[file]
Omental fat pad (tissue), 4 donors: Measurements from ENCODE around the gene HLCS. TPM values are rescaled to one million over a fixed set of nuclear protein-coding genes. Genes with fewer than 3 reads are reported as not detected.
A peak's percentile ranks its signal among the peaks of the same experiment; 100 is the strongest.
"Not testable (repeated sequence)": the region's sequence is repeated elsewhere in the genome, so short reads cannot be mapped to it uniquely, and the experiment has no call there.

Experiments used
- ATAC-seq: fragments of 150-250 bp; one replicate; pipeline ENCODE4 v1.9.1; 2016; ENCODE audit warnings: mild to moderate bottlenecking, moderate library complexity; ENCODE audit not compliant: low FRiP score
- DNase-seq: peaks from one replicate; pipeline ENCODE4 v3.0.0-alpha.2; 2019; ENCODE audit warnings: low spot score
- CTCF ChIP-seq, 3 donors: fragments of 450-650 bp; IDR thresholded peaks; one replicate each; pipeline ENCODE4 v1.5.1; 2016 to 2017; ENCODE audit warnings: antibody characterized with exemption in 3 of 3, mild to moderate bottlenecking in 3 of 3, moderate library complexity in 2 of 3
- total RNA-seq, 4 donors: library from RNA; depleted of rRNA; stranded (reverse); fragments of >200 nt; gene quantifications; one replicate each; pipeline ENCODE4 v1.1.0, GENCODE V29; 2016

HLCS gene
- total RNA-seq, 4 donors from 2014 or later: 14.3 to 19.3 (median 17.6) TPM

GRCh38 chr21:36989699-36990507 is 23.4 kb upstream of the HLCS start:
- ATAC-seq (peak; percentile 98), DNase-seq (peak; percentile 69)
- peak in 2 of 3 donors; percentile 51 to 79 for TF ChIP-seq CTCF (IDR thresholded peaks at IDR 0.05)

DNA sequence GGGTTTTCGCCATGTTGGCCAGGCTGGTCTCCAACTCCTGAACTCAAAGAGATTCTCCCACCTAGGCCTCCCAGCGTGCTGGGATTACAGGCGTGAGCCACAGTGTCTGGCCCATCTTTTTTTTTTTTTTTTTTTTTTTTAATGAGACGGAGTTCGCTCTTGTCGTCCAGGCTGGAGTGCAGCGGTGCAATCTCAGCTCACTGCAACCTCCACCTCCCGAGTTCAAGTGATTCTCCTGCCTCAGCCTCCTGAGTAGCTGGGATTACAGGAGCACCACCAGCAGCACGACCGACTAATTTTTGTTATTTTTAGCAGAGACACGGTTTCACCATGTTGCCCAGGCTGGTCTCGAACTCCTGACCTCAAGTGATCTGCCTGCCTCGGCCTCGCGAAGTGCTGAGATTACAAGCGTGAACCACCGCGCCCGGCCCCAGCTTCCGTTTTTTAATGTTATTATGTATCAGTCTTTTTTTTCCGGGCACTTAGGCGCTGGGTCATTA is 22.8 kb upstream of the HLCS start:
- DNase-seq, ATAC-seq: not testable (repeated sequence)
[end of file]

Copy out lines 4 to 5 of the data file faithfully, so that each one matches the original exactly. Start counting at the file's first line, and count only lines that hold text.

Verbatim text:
Experiments used
- ATAC-seq: fragments of 150-250 bp; one replicate; pipeline ENCODE4 v1.9.1; 2016; ENCODE audit warnings: mild to moderate bottlenecking, moderate library complexity; ENCODE audit not compliant: low FRiP score